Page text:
Monica wasn’t in hospital a couple of months later. She was there three days later.
Maybe her willpower had run out.
Maybe it was just time. I was still angry about it. I still hadn’t gained perspective about mortal lives and deaths and I was in no hurry to do so.
Perspective, as if they were just…pawns on our chess board. They were, but I wasn’t in a hurry to start seeing them that way. Wasn’t I here for, in part, a reminder that they were people?
I visited her. “How long do you think she has?”
“Not long. If she had been more compliant with treatment…”
“You might have been able to give her a few more miserable months.” Regardless of how I felt, I could at least respect her choices.
“She refused to rest.”
“Right. She didn’t want to spend the next four months in a chair and then two in bed.”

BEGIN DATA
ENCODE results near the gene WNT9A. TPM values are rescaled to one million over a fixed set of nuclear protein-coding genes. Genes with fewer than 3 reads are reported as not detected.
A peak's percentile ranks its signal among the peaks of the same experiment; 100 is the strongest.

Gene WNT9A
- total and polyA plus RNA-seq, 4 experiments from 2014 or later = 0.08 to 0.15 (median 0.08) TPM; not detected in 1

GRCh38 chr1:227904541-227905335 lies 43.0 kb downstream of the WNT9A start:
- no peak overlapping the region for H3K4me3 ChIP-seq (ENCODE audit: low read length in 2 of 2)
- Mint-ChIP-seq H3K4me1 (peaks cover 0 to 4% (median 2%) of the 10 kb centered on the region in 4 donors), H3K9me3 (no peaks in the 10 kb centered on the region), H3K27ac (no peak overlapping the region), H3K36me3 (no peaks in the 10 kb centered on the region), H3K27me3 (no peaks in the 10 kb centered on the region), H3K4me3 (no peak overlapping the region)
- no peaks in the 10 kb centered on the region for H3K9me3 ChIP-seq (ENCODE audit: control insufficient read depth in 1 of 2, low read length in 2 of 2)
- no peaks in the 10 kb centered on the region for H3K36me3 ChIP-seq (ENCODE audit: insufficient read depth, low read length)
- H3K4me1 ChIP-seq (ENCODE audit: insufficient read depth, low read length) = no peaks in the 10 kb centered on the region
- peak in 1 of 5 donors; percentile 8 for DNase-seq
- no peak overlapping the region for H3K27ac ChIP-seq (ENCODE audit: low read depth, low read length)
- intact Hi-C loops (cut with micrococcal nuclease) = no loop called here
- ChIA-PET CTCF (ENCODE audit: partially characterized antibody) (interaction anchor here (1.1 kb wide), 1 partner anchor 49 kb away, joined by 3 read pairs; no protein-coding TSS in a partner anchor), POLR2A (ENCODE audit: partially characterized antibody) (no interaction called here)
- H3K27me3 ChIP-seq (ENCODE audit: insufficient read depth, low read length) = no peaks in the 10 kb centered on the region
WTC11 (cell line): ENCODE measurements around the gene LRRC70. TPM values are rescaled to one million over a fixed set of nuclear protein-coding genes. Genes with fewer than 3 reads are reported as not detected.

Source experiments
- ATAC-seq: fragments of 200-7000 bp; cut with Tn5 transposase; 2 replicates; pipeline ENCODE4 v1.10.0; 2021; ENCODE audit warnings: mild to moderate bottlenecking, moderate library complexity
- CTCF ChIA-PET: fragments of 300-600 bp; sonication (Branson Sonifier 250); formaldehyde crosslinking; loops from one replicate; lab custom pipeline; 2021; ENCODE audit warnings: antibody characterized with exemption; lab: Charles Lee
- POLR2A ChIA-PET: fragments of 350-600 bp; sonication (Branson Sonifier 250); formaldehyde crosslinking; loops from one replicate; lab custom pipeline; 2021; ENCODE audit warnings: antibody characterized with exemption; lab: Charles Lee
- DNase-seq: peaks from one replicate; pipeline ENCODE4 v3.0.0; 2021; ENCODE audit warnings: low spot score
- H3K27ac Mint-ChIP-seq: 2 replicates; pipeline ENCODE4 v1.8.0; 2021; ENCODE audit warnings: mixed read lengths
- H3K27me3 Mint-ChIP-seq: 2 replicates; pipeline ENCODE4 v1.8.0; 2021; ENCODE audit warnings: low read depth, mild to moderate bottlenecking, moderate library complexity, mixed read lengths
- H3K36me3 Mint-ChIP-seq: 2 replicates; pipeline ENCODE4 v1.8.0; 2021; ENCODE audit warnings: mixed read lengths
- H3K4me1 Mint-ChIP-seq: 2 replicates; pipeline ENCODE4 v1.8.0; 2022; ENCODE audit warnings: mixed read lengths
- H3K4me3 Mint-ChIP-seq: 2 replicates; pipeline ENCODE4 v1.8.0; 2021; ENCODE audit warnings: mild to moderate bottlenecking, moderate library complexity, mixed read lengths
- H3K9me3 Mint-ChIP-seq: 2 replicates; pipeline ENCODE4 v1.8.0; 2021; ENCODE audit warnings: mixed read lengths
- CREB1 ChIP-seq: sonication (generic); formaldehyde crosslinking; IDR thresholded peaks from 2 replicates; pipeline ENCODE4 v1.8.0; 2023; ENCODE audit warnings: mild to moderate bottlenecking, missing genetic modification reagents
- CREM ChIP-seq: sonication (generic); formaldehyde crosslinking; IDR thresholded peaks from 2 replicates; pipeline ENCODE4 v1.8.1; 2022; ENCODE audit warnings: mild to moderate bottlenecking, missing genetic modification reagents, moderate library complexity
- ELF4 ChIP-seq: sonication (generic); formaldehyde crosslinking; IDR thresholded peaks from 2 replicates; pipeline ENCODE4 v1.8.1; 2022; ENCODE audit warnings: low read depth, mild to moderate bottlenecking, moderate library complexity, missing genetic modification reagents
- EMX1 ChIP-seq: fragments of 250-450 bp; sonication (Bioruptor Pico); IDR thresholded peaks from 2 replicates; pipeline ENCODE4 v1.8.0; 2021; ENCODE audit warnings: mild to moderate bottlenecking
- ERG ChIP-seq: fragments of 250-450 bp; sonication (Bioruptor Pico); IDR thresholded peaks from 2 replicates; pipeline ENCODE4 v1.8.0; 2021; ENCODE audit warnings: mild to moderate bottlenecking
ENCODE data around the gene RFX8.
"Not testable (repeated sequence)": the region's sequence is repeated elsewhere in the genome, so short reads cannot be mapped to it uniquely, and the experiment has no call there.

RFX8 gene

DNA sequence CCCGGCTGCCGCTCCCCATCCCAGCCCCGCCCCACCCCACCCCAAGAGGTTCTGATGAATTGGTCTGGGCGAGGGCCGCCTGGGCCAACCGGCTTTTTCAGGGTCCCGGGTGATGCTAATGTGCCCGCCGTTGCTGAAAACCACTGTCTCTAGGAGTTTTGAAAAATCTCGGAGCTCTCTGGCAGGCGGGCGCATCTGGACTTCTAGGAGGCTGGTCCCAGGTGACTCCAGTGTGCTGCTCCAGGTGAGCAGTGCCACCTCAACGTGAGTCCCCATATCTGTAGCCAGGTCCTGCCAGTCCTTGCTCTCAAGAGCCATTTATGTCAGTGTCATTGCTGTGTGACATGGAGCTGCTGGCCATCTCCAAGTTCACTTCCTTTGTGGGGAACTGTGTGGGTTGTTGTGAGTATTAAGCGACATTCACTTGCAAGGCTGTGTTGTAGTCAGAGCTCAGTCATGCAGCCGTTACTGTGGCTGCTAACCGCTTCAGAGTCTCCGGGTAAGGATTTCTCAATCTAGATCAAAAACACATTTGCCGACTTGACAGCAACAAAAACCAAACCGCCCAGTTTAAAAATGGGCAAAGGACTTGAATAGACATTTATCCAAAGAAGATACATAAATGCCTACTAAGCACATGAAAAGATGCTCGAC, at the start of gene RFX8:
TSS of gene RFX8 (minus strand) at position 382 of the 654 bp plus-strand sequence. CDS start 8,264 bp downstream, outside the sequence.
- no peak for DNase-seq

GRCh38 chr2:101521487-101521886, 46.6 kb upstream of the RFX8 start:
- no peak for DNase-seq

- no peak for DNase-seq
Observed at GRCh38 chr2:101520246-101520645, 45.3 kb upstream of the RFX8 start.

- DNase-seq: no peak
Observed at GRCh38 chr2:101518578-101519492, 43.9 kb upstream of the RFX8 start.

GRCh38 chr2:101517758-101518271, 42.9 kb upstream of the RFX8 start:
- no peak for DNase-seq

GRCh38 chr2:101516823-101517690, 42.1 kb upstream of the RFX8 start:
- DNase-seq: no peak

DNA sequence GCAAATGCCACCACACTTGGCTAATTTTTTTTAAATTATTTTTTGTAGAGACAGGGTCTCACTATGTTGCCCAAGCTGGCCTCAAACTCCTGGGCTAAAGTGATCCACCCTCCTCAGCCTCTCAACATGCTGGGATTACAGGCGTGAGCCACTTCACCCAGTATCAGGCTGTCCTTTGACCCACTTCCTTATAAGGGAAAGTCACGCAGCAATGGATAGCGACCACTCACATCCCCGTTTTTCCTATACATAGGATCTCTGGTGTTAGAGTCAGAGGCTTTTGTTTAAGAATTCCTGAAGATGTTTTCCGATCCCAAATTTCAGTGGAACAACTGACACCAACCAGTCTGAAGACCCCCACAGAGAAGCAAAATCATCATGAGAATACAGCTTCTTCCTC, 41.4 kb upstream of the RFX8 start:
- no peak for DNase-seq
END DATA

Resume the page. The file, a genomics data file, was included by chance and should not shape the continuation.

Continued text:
The doctor looked sheepish. “So, you aren’t a family member, but apparently she wants you to have power of attorney. Her parents are on their way, though.”
And, I knew, Monica’s wishes were about to be ignored. “And they’ll want heroic measures no matter what.”
“I’m sorry. They’re family. You’re, what, a friend?”
“Not anything more?”
I shook my head. “Monica’s straight and I have a girlfriend.”
“You should have lied.” He glanced at the bed. “I’d warrant you know her wishes better than they do.”
“She said they were estranged.”
“She mentioned something like that to me.”
Maybe I could talk to them. Part of me didn’t want to. Part of me wanted to agree with them.
Part of me knew that Monica dying cell by cell in the hospital, unconscious, was absolutely not what Odin had had in mind.
The first step was to talk to her parents when they showed up. See what kind of people they were.